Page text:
Outlaw Audio Model 1070 A/V Receiver and Aperion Audio Intimus 532-LR Speaker System

Gear from the Net that demands respect.

Outlaw Audio and Aperion Audio both pursue the decidedly nonmainstream business model of selling quality surround gear directly to consumers over the Internet. Back when I worked for an Internet startup—don't fall asleep now, or I'll poke you with a stick—my now dead-as-a-doornail company caught a lot of flak for facilitating Internet sales of audio equipment. Isn't it unwise to buy something you haven't heard?

Well, if you lived in the best of all possible worlds, you could go into a store, listen to everything on the shelves, and come away with the best possible system for your needs at the best possible price. Sadly, unless you're lucky enough to live near a first-class A/V specialty store, you live in hell.

"Bookstores are terrible places to sell books," publishing guru Dan Poynter often says, and the same is true of chain stores designed to move massive quantities of mediocre electronics. I'll never forget the time I walked into one, overjoyed to find a dedicated demo room full of speakers—including one or two good specimens—only to find that all the tweeters had been punched in by malicious fingers.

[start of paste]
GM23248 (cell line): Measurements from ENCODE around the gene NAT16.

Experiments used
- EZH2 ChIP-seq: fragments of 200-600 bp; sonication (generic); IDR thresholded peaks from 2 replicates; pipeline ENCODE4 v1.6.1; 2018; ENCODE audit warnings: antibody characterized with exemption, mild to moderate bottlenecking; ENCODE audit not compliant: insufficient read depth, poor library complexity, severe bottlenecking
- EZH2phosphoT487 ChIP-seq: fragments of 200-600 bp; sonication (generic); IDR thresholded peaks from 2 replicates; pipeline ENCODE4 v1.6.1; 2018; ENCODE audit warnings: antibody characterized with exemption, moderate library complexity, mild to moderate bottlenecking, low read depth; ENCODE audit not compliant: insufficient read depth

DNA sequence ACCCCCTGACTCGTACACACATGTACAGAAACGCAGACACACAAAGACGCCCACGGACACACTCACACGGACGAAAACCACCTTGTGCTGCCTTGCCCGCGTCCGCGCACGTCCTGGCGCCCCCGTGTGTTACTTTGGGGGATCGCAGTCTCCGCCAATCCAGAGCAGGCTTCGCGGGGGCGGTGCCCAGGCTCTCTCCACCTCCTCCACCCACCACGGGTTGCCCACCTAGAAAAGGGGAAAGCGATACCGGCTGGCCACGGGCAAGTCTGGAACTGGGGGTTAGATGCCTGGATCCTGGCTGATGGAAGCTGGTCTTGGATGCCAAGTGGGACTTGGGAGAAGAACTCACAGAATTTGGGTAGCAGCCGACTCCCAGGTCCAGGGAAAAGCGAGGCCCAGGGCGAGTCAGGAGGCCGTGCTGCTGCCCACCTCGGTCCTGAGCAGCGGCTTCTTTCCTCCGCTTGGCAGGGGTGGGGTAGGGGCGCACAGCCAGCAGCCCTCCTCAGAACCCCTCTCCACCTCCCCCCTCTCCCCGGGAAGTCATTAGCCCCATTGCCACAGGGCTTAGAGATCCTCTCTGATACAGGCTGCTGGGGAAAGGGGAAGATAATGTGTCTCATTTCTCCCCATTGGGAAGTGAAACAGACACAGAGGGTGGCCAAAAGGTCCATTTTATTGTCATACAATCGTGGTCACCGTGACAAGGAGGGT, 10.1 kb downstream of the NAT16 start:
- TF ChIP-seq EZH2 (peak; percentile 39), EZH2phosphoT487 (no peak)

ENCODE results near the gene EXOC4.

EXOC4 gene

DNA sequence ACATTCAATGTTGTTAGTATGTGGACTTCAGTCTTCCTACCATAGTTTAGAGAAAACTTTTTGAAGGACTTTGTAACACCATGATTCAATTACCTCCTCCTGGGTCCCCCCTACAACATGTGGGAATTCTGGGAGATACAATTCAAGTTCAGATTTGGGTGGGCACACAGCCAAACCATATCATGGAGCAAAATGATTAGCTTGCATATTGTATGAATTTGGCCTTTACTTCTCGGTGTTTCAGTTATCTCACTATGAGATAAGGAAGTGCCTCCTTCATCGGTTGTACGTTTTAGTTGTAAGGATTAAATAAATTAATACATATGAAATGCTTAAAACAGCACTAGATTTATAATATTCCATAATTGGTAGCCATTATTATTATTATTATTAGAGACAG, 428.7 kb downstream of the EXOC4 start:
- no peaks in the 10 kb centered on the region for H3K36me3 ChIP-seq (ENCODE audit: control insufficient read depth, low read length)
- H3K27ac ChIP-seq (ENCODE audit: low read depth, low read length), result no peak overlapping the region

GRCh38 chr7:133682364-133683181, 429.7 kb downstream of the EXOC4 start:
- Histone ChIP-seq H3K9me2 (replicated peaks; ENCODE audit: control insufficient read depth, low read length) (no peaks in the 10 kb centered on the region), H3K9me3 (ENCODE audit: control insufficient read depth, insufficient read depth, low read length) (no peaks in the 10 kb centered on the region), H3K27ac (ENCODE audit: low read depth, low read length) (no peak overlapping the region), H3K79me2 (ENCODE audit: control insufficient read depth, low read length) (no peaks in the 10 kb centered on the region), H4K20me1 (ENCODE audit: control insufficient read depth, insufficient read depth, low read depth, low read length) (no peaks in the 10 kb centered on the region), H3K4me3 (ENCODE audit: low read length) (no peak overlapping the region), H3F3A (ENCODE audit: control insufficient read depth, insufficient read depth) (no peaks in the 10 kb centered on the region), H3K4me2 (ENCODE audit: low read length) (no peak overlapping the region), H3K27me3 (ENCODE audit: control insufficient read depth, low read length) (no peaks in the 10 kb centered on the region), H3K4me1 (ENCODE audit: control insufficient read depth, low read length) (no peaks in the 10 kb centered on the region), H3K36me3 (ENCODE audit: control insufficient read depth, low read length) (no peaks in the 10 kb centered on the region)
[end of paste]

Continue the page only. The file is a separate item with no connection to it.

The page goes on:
There are still stores where the high-end audio flame burns bright, and brands—including some large and successful ones—that limit their distribution to such places. If you live near one, go there. But, if it's too long a drive or you're just used to buying over the Net, consider ordering this month's Spotlight System from Outlaw and Aperion. Hear for yourself how it sounds in your room with your favorite music and movies. Comparing this system to everything else I've reviewed over the past 15 years, I'd say this receiver-and-speaker-system combo is worth at least 50 percent more than what you'll pay, and I'm not trying to be effusive.

Warm-Hearted Renegade
Outlaw Audio's Model 1070 surround receiver succeeds the popular Model 1050 with significant updates in video switching, surround modes, and bass management, among other areas. It's one of the few receivers to include DVI video switching (two in, one out). Why DVI and not its successor, HDMI? Because DVI is a stable standard and HDMI is an evolving one. If you want to use this receiver with an HDMI-equipped device, an adapter will bridge the gap, and it might work—but a DVI-to-DVI connection is the only sure bet.